6.  Acknowledge, Acknowledge, Acknowledge
       (contact: Keith Hodgson)

It is extremely important that users not only inform us whenever work conducted at SSRL results in a publication, but also to acknowledge SSRL and our funding agencies in each publication. User help is needed to keep up-to-date listings for all peer-reviewed journal papers, book chapters, conference proceedings and theses based at least in part on work conducted at SSRL. These publication lists allow SSRL to demonstrate scientific achievements and productivity. Many thanks to SSRL spokespersons who responded to our recent request for pubs, patents and awards. We will have many more opportunities to report on publications so if you did not get the chance to respond to that request, please take a few minutes to review our publications and theses lists and let us know if there are other papers that should be included. For publications lists and the proper acknowledgement statements see http://www-ssrl.slac.stanford.edu/pubs/.


7.  User Administration Update
       (contacts: Cathy Knotts; Lisa Dunn)

User operations with SPEAR3 resume on many beam lines in March, paced by beam line re-commissioning and startup with the new machine. Updated information on beam line availability can be found at: http://www-ssrl.slac.stanford.edu/beamlines/spear3_bl_availability.html. The X-ray/VUV schedule for the first scheduling period has been distributed. X-ray/VUV beam time requests for the second scheduling period (mid May-early August) are due on March 5, 2004. Macromolecular crystallography beam time requests for the next scheduling period are due on April 17, 2004.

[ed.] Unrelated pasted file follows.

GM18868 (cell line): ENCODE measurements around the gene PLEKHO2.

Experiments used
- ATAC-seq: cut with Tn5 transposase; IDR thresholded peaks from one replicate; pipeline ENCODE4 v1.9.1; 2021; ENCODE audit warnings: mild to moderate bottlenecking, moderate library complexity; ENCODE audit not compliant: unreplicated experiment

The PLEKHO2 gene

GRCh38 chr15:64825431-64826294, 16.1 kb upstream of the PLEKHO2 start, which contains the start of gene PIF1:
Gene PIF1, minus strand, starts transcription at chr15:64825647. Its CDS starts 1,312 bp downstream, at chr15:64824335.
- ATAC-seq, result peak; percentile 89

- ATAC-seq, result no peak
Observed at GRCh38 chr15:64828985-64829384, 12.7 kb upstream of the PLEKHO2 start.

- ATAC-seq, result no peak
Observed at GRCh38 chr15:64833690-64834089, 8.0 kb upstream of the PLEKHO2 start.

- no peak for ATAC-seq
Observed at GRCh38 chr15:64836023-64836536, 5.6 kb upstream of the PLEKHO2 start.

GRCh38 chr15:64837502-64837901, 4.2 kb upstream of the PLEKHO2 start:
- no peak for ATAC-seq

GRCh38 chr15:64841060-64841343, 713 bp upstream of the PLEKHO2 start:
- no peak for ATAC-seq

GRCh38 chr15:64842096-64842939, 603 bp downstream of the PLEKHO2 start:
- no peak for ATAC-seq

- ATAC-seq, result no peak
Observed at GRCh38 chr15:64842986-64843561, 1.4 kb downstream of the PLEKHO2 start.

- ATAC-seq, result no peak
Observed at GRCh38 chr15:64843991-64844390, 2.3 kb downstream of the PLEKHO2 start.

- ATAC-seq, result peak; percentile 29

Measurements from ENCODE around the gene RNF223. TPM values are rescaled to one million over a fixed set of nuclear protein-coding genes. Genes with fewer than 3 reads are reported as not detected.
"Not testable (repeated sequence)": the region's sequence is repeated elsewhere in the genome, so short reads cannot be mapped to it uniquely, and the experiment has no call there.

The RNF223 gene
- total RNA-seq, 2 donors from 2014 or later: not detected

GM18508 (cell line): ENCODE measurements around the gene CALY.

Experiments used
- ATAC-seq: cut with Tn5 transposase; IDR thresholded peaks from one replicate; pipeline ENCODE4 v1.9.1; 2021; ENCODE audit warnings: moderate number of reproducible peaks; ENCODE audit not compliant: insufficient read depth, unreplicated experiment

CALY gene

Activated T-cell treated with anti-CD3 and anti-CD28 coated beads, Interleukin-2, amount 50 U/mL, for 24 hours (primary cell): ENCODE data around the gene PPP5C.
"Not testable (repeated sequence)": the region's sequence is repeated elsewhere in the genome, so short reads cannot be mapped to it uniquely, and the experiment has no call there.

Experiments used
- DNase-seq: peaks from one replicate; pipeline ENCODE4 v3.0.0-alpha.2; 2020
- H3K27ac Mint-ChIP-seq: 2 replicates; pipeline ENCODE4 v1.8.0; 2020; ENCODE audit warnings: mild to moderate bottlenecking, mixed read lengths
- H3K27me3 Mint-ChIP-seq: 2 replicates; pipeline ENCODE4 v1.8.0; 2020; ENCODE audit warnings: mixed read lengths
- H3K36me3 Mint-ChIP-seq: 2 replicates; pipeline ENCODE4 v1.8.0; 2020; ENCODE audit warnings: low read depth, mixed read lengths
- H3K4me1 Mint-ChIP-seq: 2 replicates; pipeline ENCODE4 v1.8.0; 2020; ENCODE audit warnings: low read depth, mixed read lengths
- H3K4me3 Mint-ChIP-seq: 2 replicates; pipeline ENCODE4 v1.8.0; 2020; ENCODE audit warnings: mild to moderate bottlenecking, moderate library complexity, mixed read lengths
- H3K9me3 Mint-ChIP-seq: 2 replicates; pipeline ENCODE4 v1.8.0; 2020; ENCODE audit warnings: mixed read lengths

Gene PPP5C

Macromolecular crystallography (MC) proposals are due April 1, 2004. Proposals submitted by April 1 will be eligible for beam time beginning in June 2004. Proposals should be submitted electronically to Lisa Dunn (lisa@slac.stanford.edu). In addition, rapid access proposals for hot new MC projects can be submitted at any time. Rapid access proposals are reviewed for scientific merit and may be eligible for several shifts reserved monthly for this purpose. Information on crystallography proposals can be found at: http://www-ssrl.slac.stanford.edu/users/user_admin/px_proposal_guide.html.

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SSRL Headlines is published electronically monthly to inform SSRL users, sponsors and other interested people about happenings at SSRL. SSRL is a national synchrotron user facility operated by Stanford University for the U.S. Department of Energy Office of Basic Energy Sciences. Additional support for the structural biology program is provided by the DOE Office of Biological and Environmental Research, the NIH National Center for Research Resources and the NIH Institute for General Medical Sciences. Additional information about SSRL and its operation and schedules is available from the SSRL WWW site.

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Last Updated: 27 FEB 2004